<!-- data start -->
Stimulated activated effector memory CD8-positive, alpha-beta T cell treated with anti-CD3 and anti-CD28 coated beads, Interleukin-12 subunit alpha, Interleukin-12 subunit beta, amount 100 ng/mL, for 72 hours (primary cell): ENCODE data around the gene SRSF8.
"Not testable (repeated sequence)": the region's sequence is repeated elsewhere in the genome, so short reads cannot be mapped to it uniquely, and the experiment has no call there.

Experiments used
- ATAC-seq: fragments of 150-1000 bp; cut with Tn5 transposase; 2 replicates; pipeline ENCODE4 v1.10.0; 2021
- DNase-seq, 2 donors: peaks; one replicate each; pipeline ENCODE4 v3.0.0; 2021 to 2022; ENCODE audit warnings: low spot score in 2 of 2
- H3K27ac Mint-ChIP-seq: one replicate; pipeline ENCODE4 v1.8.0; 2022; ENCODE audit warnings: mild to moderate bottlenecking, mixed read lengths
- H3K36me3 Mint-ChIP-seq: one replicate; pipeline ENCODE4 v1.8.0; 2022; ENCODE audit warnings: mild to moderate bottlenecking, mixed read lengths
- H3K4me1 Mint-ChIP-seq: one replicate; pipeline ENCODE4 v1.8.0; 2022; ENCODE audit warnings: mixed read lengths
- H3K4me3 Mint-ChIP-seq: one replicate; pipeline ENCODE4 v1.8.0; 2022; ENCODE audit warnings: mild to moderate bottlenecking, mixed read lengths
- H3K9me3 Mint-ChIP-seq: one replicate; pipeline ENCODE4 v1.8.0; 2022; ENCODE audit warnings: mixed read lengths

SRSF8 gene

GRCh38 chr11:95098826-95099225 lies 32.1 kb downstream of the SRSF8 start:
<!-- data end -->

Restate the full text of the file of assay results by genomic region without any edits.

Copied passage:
Stimulated activated effector memory CD8-positive, alpha-beta T cell treated with anti-CD3 and anti-CD28 coated beads, Interleukin-12 subunit alpha, Interleukin-12 subunit beta, amount 100 ng/mL, for 72 hours (primary cell): ENCODE data around the gene SRSF8.
"Not testable (repeated sequence)": the region's sequence is repeated elsewhere in the genome, so short reads cannot be mapped to it uniquely, and the experiment has no call there.

Experiments used
- ATAC-seq: fragments of 150-1000 bp; cut with Tn5 transposase; 2 replicates; pipeline ENCODE4 v1.10.0; 2021
- DNase-seq, 2 donors: peaks; one replicate each; pipeline ENCODE4 v3.0.0; 2021 to 2022; ENCODE audit warnings: low spot score in 2 of 2
- H3K27ac Mint-ChIP-seq: one replicate; pipeline ENCODE4 v1.8.0; 2022; ENCODE audit warnings: mild to moderate bottlenecking, mixed read lengths
- H3K36me3 Mint-ChIP-seq: one replicate; pipeline ENCODE4 v1.8.0; 2022; ENCODE audit warnings: mild to moderate bottlenecking, mixed read lengths
- H3K4me1 Mint-ChIP-seq: one replicate; pipeline ENCODE4 v1.8.0; 2022; ENCODE audit warnings: mixed read lengths
- H3K4me3 Mint-ChIP-seq: one replicate; pipeline ENCODE4 v1.8.0; 2022; ENCODE audit warnings: mild to moderate bottlenecking, mixed read lengths
- H3K9me3 Mint-ChIP-seq: one replicate; pipeline ENCODE4 v1.8.0; 2022; ENCODE audit warnings: mixed read lengths

SRSF8 gene

GRCh38 chr11:95098826-95099225 lies 32.1 kb downstream of the SRSF8 start: